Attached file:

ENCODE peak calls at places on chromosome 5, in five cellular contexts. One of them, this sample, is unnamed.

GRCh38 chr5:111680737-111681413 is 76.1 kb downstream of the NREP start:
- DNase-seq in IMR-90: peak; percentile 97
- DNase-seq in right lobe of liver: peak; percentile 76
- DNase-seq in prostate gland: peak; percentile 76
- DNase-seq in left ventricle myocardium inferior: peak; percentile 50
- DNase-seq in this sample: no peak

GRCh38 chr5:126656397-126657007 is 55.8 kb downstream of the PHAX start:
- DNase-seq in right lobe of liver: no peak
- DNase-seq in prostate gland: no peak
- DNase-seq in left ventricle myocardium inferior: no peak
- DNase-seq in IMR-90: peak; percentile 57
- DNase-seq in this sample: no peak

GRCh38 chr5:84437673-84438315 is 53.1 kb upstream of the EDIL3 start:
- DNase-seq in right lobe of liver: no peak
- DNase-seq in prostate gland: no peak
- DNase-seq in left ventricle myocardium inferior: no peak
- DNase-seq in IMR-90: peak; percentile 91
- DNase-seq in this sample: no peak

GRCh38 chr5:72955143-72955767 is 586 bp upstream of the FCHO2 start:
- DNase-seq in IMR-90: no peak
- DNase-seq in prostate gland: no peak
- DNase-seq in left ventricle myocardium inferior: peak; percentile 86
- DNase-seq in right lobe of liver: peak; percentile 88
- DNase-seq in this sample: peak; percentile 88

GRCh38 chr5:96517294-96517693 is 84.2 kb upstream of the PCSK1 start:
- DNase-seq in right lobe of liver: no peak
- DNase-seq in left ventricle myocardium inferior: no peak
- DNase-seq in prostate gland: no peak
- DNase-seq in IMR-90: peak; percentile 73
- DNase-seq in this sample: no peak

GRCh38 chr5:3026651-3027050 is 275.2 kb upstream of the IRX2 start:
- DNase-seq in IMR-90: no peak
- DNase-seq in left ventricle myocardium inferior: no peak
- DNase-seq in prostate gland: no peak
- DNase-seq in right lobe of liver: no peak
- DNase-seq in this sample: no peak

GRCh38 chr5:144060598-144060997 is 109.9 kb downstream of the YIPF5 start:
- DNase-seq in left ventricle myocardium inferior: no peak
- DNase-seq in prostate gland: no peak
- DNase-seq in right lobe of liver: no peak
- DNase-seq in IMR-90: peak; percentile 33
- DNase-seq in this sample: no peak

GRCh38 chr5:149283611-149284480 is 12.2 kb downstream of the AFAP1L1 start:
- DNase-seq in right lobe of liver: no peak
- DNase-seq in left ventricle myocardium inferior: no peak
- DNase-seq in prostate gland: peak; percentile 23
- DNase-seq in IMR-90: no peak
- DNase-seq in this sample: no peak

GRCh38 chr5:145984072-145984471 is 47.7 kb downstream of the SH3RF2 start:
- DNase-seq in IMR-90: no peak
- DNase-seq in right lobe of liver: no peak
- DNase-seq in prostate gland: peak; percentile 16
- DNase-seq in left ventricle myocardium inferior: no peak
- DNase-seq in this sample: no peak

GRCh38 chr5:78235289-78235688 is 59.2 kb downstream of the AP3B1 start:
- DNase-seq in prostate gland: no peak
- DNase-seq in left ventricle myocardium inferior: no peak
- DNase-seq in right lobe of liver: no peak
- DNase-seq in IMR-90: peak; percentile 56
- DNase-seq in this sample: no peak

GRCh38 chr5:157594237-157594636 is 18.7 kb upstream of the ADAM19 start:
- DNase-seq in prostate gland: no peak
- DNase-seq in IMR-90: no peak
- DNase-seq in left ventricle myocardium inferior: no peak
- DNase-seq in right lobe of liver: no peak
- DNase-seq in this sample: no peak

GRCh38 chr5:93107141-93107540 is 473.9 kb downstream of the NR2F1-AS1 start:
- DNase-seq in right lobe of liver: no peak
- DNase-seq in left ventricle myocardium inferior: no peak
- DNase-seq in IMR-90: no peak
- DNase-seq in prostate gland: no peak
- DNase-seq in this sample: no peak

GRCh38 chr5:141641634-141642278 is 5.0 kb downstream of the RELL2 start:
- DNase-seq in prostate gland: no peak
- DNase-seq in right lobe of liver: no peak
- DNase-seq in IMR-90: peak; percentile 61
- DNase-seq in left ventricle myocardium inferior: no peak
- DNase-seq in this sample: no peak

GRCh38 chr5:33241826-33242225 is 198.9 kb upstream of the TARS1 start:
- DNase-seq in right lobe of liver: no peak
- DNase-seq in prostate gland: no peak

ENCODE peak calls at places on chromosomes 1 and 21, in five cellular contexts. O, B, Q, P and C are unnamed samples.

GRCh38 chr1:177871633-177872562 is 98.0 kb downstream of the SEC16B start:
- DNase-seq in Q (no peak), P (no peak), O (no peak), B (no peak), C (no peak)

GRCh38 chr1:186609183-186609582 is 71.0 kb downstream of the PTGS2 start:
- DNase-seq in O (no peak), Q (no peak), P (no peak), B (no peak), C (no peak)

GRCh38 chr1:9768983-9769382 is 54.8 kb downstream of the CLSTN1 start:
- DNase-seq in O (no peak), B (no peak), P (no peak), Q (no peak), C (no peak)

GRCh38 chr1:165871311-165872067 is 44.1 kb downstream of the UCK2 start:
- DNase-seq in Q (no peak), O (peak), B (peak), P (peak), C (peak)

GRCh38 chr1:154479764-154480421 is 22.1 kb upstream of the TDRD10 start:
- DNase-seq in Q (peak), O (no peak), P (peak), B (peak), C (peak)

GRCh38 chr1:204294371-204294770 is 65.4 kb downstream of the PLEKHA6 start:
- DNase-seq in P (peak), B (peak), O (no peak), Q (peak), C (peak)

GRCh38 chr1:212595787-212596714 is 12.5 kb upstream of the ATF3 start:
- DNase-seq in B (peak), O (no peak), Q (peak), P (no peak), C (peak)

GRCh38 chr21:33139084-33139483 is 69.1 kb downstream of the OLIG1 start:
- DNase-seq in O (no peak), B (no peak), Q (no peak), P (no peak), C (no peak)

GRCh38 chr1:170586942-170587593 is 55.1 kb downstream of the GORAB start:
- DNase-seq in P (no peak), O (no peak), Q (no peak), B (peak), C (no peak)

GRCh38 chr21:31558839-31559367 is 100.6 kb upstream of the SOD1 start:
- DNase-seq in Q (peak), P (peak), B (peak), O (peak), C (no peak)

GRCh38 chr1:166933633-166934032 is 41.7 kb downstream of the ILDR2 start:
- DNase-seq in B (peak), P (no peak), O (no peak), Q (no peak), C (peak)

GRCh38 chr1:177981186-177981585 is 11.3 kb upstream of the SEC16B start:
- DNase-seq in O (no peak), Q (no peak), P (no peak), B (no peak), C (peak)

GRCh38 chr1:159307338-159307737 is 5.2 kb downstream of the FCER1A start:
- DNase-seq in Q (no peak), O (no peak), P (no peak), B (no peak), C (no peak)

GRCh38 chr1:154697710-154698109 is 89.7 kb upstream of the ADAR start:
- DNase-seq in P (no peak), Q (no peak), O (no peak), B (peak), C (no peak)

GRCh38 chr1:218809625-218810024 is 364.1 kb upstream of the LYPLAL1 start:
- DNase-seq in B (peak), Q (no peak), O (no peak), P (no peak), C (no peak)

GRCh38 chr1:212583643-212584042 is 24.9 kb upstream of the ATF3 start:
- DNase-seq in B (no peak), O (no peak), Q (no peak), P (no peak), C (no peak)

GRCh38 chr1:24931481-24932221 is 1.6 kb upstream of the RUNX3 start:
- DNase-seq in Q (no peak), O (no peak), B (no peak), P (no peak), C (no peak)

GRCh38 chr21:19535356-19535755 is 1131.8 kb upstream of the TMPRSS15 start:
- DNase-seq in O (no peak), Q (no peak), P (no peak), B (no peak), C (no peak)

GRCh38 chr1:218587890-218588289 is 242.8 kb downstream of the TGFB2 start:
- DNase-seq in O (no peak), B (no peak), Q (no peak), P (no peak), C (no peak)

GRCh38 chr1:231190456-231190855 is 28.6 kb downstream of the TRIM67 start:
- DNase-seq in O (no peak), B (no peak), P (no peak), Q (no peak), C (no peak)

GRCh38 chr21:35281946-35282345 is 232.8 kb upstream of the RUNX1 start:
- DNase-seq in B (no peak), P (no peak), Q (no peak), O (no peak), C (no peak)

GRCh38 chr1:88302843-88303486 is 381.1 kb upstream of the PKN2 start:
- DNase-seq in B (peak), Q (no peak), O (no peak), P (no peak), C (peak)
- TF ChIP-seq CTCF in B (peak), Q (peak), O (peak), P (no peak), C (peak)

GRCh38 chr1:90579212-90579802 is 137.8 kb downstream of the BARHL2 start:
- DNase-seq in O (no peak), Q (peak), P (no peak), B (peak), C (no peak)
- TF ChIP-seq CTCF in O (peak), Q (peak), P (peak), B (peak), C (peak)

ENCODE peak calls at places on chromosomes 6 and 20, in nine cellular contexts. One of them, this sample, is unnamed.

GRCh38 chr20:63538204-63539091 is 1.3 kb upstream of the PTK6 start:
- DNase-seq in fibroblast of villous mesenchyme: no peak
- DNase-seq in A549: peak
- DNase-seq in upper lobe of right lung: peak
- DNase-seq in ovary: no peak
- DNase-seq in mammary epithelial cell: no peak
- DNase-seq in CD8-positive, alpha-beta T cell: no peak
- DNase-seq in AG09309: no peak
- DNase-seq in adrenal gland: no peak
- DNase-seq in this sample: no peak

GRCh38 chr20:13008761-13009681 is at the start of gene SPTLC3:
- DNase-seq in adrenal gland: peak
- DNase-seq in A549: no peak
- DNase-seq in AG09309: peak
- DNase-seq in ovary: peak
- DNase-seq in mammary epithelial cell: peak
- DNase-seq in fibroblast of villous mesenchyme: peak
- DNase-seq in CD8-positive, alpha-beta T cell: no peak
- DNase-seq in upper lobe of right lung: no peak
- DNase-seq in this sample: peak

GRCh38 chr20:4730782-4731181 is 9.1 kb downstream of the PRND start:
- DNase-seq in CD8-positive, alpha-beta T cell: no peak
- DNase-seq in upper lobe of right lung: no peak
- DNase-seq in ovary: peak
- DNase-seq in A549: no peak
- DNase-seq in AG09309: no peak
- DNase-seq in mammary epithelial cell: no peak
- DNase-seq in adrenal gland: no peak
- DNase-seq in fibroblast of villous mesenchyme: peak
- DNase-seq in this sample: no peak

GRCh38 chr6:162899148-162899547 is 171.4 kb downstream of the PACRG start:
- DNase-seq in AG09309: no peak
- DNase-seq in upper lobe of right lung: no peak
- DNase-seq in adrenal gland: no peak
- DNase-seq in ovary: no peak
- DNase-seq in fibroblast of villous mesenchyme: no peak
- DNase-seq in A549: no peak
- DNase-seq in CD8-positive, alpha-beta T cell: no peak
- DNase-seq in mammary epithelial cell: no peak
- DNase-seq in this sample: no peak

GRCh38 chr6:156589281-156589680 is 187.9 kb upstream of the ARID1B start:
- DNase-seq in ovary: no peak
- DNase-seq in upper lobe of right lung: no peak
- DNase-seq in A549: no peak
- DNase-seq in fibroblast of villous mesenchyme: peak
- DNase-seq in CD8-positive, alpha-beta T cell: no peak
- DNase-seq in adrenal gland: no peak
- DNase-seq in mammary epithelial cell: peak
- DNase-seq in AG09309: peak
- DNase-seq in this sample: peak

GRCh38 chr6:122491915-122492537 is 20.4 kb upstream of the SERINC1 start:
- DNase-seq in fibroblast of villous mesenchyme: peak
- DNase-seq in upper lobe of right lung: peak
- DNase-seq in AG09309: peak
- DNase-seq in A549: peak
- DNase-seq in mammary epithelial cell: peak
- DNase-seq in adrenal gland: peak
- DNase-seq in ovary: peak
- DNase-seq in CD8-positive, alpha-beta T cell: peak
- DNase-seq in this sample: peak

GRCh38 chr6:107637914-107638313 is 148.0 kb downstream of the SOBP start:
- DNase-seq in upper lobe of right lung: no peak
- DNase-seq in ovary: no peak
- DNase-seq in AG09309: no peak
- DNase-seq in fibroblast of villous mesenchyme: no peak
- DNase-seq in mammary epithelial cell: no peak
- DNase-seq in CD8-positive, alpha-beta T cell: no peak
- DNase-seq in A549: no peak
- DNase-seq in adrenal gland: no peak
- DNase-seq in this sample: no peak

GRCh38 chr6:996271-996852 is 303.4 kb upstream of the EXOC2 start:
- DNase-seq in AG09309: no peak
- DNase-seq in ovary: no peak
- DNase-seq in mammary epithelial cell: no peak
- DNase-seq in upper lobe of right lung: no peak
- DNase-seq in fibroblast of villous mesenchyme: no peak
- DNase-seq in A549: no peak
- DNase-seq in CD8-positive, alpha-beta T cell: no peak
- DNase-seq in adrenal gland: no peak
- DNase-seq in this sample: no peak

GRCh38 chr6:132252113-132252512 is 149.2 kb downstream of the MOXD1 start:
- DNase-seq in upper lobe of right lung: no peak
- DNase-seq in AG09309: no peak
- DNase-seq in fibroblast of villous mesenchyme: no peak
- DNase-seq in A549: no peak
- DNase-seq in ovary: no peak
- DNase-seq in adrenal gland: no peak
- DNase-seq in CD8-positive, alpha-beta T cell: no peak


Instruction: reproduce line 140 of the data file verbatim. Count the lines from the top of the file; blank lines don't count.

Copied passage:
- DNase-seq in AG09309: no peak